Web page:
Yes, folks, it’s that time again. Thoughts turn to glistening, roasted birds and an endless array of side dishes. Guest lists and seating arrangements. New recipes and the tried-and-true family traditions.
But it all centers on the bird. Organic, heritage breed, natural and totally wild turkeys are all options at dartagnan.com. And for those who like white meat, we offer organic and natural turkey breast.
Not a fan of turkey? Other festive fare includes capon and goose.
Because we source from small farms, we have a limited supply of birds every year. Those in the know order early before we start selling out. So head over to our site and get started. You will feel better once you know that your turkey (or goose) can be crossed off the list.
As Tee from Richmond, VA said of her D’Artagnan organic turkey last year:
“This was the best turkey I have ever cooked or eaten. The breast was very large and the turkey was so juicy! Just oven roasted. Nothing extra special in my preparation of the turkey – it’s just THAT good.”
It’s the official start of grilling season and you will need some meat for that grill if you’re doing things right.
We thought you might like to celebrate with us and save when you buy for Memorial Day. Use the code MEMORIALDAY at checkout, through May 23.
If your mama likes food, we’ve got just the thing for her this Mother’s Day. Save 15% on our selection, including items like foie gras with truffles, bacon and sizable pork chops. Use our ingredients to make that special mother a memorable meal. Or give the gift of charcuterie with one of our brimming baskets.
Shop here, shop now. Our Mother’s Day sale ends Friday, May 9. But you need to order by 12 noon EST on Thursday, May 8 to get your order in time for mother.
Why is this night different from all other nights? On this night, we eat a proper feast, with multiple courses. And lots of wine. We sing and we lean on comfortable cushions. On this night our bread is flat, but our spirits are high.
Chag Sameach Pesach. May your seder be long and your herbs bitter. And may someone else clean up the matzoh crumbs.
Everyone is Irish on St. Patrick’s Day…even the French. We wish you hearty meals and ample drink, and may the luck of the Irish follow you all year.
January 23rd is the day to curl up with your meaty pie and celebrate this food holiday in carnivore style.
We love a pie filled with meat — from chicken pot pie to steak, ale and kidney pie. Cornish pasties or any hand-held pie rank high on our list. Shepherd’s pie with Wagyu beef is a favorite recipe, too. Lamb tucks nicely into a crust, and so does venison or wild boar. You can say all you like about apple pie, we’ll take a meat pie any day.
Wishing you a happy new year filling with delicious adventures – both sweet and savory.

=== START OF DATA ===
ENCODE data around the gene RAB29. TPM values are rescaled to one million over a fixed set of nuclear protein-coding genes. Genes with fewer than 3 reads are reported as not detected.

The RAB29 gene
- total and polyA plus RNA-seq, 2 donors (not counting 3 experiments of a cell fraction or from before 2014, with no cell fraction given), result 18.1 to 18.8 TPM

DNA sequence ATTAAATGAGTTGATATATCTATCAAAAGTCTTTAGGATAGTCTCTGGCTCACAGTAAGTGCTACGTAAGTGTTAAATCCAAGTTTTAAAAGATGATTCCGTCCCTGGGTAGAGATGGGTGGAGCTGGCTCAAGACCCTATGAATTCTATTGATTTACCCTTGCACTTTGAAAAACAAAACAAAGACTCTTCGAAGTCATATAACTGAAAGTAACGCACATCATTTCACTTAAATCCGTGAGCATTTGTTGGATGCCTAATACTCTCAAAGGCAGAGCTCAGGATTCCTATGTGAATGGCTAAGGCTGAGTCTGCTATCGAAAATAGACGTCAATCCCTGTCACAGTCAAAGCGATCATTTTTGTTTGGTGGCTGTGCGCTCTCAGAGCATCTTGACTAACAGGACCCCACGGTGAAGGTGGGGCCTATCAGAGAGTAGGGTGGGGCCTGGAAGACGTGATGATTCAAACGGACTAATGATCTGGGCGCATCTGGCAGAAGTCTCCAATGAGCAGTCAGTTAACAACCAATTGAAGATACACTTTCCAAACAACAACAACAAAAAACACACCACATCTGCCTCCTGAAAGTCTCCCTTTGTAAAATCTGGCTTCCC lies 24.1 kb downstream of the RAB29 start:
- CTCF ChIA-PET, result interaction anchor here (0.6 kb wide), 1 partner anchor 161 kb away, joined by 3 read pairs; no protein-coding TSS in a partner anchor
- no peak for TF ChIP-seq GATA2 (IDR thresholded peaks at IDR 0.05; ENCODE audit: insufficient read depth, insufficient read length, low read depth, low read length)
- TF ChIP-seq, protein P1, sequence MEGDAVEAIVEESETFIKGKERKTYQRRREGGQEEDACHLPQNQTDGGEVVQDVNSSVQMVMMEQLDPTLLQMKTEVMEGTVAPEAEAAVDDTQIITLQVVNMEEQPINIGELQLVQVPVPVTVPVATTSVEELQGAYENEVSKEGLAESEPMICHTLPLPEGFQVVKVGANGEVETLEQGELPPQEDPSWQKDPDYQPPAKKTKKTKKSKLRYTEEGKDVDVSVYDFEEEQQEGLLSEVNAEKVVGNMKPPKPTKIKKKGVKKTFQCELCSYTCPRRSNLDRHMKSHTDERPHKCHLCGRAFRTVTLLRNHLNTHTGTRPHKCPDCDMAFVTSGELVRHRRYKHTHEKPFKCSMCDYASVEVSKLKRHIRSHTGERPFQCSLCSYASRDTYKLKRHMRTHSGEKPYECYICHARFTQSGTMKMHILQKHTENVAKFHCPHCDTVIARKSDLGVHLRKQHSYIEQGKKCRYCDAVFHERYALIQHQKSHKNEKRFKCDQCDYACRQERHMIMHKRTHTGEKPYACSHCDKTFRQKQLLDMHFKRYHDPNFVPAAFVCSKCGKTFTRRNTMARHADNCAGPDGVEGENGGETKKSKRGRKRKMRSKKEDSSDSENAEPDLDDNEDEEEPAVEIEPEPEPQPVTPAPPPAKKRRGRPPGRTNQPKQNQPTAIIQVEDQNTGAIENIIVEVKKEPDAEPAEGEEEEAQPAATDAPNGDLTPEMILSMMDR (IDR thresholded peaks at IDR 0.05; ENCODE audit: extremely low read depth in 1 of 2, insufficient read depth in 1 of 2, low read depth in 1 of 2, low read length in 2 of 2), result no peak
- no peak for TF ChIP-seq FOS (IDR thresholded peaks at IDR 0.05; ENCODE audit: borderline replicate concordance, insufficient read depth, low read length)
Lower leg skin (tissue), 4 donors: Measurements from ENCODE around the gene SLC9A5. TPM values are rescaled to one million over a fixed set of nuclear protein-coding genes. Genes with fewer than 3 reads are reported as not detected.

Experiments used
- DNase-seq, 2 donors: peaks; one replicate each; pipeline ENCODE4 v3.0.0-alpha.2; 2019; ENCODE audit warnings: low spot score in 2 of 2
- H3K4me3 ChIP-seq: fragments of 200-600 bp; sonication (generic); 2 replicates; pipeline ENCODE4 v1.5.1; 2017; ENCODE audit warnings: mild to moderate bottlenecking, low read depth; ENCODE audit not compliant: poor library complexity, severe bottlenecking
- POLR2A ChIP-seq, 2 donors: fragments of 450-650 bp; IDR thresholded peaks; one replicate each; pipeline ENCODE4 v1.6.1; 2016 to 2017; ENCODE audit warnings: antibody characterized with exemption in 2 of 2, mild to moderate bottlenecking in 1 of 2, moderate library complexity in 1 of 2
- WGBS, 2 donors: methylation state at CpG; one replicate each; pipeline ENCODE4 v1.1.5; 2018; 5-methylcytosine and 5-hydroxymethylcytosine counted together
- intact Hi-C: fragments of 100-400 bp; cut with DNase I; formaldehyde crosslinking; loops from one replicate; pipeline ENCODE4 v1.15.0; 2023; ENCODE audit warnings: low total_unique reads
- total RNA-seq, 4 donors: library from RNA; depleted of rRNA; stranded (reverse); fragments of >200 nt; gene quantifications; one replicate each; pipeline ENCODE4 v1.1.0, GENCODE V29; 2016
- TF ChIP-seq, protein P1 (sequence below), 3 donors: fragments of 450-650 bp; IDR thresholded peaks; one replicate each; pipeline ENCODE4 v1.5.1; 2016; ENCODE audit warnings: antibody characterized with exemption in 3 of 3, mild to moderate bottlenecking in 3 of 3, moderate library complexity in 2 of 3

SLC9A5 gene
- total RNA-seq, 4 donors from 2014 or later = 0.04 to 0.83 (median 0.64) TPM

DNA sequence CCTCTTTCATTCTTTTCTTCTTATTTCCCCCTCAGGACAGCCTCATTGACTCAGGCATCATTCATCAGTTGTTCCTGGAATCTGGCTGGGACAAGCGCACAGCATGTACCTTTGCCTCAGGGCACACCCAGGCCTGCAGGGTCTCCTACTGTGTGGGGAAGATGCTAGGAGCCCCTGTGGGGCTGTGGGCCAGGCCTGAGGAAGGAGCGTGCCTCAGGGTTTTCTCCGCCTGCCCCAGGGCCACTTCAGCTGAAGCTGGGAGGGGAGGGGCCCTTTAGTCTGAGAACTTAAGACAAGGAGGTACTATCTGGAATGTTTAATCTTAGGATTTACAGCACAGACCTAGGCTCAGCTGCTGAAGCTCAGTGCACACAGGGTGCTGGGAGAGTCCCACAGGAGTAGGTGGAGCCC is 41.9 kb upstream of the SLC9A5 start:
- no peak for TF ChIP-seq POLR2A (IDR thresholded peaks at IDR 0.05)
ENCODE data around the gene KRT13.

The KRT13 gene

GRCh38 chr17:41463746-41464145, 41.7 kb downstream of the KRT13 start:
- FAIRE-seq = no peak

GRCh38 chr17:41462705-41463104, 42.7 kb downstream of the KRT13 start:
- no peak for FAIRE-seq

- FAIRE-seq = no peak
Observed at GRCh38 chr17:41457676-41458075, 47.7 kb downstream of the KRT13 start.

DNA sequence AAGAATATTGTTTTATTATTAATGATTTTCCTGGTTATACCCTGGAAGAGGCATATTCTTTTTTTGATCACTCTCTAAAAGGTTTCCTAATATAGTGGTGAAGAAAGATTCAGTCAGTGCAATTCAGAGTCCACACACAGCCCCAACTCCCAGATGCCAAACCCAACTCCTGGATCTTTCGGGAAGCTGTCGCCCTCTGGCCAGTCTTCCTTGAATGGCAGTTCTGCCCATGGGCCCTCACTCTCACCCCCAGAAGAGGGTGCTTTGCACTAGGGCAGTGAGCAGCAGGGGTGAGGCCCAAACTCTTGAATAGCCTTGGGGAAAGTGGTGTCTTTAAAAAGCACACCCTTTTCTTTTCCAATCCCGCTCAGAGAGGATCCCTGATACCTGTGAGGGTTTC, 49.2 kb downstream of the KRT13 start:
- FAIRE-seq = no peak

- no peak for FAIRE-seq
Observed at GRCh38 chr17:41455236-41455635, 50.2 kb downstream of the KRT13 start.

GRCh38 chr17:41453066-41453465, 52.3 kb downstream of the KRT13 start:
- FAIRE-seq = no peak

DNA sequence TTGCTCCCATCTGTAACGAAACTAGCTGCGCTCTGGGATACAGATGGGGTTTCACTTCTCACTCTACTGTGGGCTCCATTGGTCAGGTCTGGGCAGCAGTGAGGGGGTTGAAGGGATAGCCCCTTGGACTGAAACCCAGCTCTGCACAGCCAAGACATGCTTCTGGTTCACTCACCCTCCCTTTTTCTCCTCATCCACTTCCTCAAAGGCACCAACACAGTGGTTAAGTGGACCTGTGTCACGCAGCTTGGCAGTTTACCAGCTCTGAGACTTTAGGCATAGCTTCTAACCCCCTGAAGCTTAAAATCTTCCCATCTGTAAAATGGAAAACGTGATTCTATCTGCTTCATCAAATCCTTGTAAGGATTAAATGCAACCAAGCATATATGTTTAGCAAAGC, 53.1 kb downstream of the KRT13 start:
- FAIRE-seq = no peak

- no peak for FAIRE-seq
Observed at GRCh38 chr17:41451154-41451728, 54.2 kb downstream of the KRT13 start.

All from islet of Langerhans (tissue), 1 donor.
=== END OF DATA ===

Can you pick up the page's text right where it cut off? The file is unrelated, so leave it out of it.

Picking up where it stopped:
Here are some some vintage New Year’s greetings from the turn of the last century for you to enjoy. Our penchant for all things French will be obvious, but there are several interesting cards in English as well. We were delighted to find so many images of lucky pigs – yes, it turns out they are more than just tasty! There were so many ways to express your best wishes during the golden age of the postcard.
The postcard was the text message of the early 20th century. To give you a sense of how prevalent it was, in 1907 over 577 million postcards were mailed, at a time when the US population was only 88 million. And the postal service delivered mail to homes several times a day! Often a postcard arriving in the morning would confirm the arrival time of a train that very evening.
Our gift to you this season is 15% off your New Year’s Eve order! Enter code: NEWYEAR14 at checkout to receive 15% off your order of $100 or more. Order by 12 PM EST on December 30 to take advantage of this savings and for delivery on December 31, 2013. SHOP NOW!
*Order cut-off times are subject to change.
The tradition of a roasted goose on the holiday table goes way, way back. The people of ancient Greece and Rome may have been celebrating different festivals, but they did so with the very same bird we do. From medieval days right through to the Victorian depiction in Charles Dickens, the goose has remained the ubiquitous holiday bird in all of Europe.
The reason is the natural rhythm of its lifespan; a goose is at its fattest (think tastiest) after it feeds on late harvest grains to bulk up for the cold months. And that falls right in step with the autumnal and winter holidays.
If you’ve decided you want to be a part of this long tradition, but have never prepared a goose before, there are a few things you should know. Of course, roasting a big bird like a turkey or a duck is much the same process. One thing you will notice is an astonishing amount of fat renders out of a goose.
There’s no reason to get nervous about your goose, just be prepared. Check out the tips on our website here and here.
And watch Ariane talking goose in the Le Creuset Film Series below.
We have several goose recipes, including this Alsatian one which involves foie gras and chestnuts (lovely for the holidays). One of the nice things about the dark meat of a goose is how it well pairs with fruits, such as the pears in this recipe.
Ariane’s favorite version is the gala goose here, a recipe in which the goose is first poached and then roasted, which tenderizes the meat, renders out the fat and allows the skin to crisp. Though it’s an involved process, this really is the right way to cook your goose. And you get the benefit of all that lovely fat rendered cleanly out; it’s perfect for the potatoes or other vegetables you serve alongside the main attraction.